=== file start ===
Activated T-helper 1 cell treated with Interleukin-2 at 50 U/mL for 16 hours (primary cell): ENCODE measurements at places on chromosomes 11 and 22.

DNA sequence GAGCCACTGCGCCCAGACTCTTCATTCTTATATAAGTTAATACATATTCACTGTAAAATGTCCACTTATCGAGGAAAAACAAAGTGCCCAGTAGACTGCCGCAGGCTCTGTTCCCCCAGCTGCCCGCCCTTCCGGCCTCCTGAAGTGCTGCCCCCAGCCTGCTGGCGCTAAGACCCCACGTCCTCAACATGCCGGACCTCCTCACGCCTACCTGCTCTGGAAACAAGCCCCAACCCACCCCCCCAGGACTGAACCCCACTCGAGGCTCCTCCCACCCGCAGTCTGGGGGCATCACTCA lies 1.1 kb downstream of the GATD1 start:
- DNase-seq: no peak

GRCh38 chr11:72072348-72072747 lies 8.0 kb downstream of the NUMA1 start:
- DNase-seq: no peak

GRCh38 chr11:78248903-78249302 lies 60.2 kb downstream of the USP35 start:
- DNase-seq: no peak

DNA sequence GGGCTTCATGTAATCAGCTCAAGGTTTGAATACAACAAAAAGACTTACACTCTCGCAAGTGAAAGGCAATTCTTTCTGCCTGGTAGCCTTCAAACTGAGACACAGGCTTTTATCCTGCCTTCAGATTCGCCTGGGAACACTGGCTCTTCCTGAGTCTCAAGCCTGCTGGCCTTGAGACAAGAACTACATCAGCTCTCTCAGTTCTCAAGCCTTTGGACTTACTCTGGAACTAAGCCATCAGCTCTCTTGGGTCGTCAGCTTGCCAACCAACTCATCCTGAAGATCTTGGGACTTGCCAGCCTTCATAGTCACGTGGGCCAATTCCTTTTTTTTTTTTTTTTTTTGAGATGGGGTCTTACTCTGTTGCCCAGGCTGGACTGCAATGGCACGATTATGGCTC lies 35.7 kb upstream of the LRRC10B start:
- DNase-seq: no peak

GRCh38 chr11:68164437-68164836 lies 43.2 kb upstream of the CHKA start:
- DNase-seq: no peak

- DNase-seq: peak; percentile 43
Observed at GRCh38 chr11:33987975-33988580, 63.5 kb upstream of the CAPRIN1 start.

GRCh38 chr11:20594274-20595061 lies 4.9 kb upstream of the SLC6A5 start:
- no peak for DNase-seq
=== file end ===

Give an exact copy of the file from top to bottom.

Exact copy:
Activated T-helper 1 cell treated with Interleukin-2 at 50 U/mL for 16 hours (primary cell): ENCODE measurements at places on chromosomes 11 and 22.

DNA sequence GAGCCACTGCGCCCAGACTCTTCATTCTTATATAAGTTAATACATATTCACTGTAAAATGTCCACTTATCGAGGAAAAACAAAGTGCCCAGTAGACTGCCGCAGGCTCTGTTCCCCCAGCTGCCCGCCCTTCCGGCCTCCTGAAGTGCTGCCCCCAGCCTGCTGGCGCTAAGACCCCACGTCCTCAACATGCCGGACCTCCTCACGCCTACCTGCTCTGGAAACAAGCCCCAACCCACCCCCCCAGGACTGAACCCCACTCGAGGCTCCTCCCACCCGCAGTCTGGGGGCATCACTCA lies 1.1 kb downstream of the GATD1 start:
- DNase-seq: no peak

GRCh38 chr11:72072348-72072747 lies 8.0 kb downstream of the NUMA1 start:
- DNase-seq: no peak

GRCh38 chr11:78248903-78249302 lies 60.2 kb downstream of the USP35 start:
- DNase-seq: no peak

DNA sequence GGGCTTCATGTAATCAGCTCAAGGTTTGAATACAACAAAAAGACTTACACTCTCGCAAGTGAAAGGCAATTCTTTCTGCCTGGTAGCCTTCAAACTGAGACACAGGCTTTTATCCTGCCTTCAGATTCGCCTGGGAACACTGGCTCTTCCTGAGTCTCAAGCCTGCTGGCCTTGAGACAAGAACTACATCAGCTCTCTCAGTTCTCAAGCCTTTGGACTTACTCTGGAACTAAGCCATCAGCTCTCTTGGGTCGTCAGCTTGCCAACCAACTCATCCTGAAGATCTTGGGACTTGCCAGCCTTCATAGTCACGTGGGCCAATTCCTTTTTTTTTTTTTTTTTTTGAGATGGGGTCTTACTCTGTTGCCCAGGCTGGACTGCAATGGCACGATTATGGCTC lies 35.7 kb upstream of the LRRC10B start:
- DNase-seq: no peak

GRCh38 chr11:68164437-68164836 lies 43.2 kb upstream of the CHKA start:
- DNase-seq: no peak

- DNase-seq: peak; percentile 43
Observed at GRCh38 chr11:33987975-33988580, 63.5 kb upstream of the CAPRIN1 start.

GRCh38 chr11:20594274-20595061 lies 4.9 kb upstream of the SLC6A5 start:
- no peak for DNase-seq